Bound By Honor (BBH) is not meant to legitimize or glorify gang life, or ennoble Latino culture. It simply tells a story that faithfully paraphrases harsh reality. If you don't get the story, then it's easy to lambaste the acting and directing. If you do get the story, then the acting and directing are good enough.
Many of the film's characters are people we know: Cruz, full of verve and potential, a victim of the needle; his father, a working class Chicano who wanted better for his sons; Miklo, the fresh-faced well-intentioned misfit driven inexorably to a life of brutality; Paco, the handsome athlete rescued from ruin by the Marine Corp; Juanito, the "mocoso" of the family, whom everybody wanted to protect from the perils of the barrio, tragically cut down nonetheless; Miklo's mom, a party girl ill-prepared to be a mother; Miklo's aunt - strong and responsible - called on to be a mother to her sister's son.
The prison scenes and subplot are quite visceral. Some people find them laughable or unbelievable, but I find them to be neither. Some liberties were taken, but for the most part, I thought prison gangs, corruption, killings, rape, parole boards, and trade were depicted quite well.
There are also universal themes: The meanings of home and family; hard but honest work versus a life of crime; the fickle consequences of youthful foolishness, striking down some while letting others pass; unfulfilled hopes, and other hopes fulfilled in unexpected ways; a family torn apart by tragedy with only time to heal the wound; the struggle to right one's ship; generational gaps bridged only by maturity that comes in the wake of mistakes; the constant questioning of oneself.
It would have been nice to see more character development of women in the family, and some of the actors should have worked on their accents and delivery a little more. Still, I highly recommend this film to anybody in search of a story like the one it tells. To those who don't feel particularly strongly about the material covered, I'd say BBH is no worse than almost any recent big budget film. But to those inclined to greet the *underlying story* with folded arms and a dismissive grin or snort, I'd say spend your three hours watching something else. My verdict: 9 of 10 stars.
Now I'll address some points raised by those who say the film is garbage.
1) "It was too long." It was long, yes, but there's very little I'd have left on the editing room floor. I think if one finds the subject material interesting, then the film moves along nicely, despite its length. Also, I think it's hilarious that so many people who despise the film actually watched the whole darn thing! Any flick that keeps you watching for 3 hours can't be too bad.
2) "Damian Chapa is too white to play a Latino." First, people who say this misunderstand what it means to be Latino, and second, they miss an important subplot. Chapa is a *Spanish* surname, and if Damian Chapa is Latino, then by definition, he's not too white to play one. Latinos of mixed ethnicity are not some Hollywood phantasm, and the treatment of mixed ethnicity and Americanization is a recurring theme in Latino culture in the USA. In the film, Chapa's character is of mixed ethnicity, and as such constantly has to prove he is "Raza" in a way that his peers never do. This constant challenge to his identity makes him fearless and quick to the draw, lest those whose approval he seeks question the make of his blood. For example, that's why *he* is the one to first confront Tres Puntos, not his fellow Vatos Locos. In a culture where fair hair, skin, and eyes are at times a liability, he proved his worth by the only measure his peers valued.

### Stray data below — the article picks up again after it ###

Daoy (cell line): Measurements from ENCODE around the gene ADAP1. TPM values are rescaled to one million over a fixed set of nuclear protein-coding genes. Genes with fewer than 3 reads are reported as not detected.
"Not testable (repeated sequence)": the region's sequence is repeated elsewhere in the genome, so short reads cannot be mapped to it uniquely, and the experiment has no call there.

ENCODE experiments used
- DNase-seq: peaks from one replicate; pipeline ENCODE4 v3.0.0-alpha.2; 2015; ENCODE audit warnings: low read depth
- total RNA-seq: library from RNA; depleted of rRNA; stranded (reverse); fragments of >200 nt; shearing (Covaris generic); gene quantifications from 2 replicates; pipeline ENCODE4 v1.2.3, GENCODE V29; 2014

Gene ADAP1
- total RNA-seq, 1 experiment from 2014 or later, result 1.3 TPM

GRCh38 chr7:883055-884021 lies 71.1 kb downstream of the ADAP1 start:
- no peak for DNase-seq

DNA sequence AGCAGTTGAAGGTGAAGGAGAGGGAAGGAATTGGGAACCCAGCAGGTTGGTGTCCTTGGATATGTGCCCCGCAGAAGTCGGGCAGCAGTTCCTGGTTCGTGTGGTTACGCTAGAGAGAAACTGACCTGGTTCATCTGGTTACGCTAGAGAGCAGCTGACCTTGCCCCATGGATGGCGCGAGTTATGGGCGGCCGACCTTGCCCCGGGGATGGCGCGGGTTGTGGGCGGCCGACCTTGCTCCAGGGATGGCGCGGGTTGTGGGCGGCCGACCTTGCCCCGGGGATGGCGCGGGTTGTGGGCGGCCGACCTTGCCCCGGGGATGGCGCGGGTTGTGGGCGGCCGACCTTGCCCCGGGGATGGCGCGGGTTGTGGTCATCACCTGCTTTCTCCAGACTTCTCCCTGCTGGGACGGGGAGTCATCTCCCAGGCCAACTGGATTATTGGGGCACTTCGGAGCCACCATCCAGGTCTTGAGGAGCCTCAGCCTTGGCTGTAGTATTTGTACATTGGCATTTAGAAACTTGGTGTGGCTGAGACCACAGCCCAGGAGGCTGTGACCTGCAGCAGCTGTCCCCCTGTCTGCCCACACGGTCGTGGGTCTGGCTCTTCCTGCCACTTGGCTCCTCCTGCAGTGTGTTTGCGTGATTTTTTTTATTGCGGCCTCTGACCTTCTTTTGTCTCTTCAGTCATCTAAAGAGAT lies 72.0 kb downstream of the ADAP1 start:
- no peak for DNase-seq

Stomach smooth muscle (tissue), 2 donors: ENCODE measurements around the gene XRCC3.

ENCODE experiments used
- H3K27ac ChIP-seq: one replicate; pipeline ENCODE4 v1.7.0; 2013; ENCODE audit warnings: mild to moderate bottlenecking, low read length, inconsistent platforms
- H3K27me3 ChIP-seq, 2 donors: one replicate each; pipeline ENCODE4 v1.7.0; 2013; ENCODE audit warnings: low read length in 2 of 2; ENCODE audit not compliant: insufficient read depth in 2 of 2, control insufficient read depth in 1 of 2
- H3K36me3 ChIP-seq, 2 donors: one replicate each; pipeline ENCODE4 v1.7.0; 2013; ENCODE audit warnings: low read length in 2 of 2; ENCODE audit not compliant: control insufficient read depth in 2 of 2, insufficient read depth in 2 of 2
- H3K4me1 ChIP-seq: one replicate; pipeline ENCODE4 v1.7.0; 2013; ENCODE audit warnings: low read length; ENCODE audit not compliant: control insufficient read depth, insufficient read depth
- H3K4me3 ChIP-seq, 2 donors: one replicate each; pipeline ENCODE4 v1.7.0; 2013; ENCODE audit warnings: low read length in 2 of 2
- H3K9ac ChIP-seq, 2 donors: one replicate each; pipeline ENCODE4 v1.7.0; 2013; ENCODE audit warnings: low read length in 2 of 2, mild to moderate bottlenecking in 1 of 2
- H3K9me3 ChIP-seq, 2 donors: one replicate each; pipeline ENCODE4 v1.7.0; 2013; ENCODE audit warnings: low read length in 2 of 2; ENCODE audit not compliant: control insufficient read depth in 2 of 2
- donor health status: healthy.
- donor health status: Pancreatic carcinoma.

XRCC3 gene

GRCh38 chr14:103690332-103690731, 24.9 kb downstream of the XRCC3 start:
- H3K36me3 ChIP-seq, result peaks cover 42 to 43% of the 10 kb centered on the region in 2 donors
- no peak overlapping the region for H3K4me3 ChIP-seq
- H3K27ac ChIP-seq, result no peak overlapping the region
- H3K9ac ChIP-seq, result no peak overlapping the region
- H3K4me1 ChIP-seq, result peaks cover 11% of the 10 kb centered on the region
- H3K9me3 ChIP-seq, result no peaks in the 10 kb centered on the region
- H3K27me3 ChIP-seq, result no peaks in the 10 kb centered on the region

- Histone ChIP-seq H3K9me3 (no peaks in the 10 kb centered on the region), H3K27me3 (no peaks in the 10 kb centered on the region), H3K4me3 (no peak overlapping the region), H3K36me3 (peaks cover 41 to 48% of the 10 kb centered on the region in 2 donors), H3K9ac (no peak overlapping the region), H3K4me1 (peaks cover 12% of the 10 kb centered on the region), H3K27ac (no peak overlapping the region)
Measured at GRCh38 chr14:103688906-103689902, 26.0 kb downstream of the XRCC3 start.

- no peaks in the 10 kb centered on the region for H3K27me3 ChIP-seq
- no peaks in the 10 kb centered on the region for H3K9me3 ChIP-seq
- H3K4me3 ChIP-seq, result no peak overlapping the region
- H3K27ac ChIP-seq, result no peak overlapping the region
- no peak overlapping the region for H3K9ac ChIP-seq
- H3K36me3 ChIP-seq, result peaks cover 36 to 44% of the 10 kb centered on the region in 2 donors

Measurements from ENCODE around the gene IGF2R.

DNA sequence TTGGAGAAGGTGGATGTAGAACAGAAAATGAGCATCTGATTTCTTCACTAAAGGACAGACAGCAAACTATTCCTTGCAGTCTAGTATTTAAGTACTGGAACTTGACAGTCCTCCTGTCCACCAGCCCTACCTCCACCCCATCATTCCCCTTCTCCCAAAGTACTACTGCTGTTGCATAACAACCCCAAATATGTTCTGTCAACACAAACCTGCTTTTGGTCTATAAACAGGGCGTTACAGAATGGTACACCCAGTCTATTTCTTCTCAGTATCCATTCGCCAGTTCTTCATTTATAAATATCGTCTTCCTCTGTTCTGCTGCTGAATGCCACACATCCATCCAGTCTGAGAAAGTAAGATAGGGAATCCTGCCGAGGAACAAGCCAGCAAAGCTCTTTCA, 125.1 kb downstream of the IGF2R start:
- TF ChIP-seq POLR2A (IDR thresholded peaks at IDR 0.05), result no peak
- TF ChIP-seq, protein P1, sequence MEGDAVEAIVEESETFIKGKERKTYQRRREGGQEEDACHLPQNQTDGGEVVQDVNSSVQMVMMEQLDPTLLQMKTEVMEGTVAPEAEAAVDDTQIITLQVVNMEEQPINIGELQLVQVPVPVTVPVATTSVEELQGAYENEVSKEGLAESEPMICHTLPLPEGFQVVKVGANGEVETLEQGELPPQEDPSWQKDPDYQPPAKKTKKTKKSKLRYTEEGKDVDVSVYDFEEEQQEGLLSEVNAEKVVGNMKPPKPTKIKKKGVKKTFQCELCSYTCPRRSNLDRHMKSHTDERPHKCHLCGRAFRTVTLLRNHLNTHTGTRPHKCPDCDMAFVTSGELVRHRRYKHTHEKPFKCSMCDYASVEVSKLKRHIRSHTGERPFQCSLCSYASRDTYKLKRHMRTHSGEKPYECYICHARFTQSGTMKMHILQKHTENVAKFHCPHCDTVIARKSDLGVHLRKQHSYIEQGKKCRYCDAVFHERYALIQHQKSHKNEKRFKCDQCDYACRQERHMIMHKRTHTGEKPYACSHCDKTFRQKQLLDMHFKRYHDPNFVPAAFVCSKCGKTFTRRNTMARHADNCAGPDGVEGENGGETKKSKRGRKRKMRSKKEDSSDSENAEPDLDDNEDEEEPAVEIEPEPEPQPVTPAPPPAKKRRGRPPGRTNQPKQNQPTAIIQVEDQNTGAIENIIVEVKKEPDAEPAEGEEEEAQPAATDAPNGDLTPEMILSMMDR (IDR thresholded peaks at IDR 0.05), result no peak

3) "The acting was over the top." Some of the acting that seems over the top is actually not. Gang members quickly learn to communicate by force of will. Also, they are not generally educated or refined, and in their own parlance, one word can mean many things. So the frequent displays of machismo are not necessarily bad acting, and hearing "ese" and "carnal" repeated over and over is not necessarily bad directing, and the convicts' corny one-liners are not meant to be the witty banter of NPR... but yeah, the film could have been toned down a little in some places.
4) "It wasn't true to the time period." Critics said the same thing about Doctor Zhivago, but a good film transcends that, and I believe BBH does. The film covered from ~1970 to ~1985, and I had no problem with the settings. Whatever time period mistakes were made weren't bad enough to distract me from the film.
5) "BBH is a cheap rip-off of American Me (AM)." I saw BBH before I saw AM, so I wasn't predisposed to dismiss BBH as a knockoff. I think AM is depressing and clinical, whereas BBH is uplifting and colorful. Both films cover the same reality and so of course will overlap at points. The same can be said of films about the Vietnam War or the Old West, except that because there are relatively few films about Latinos, the comparison of these two is inevitable. AM is more polished, but BBH is more riveting, probably because BBH makes you care about its characters more. If AM is a sad docudrama with all the loose ends tied up, then BBH is an emotional roller coaster with many questions unanswerable and others simply left unanswered.
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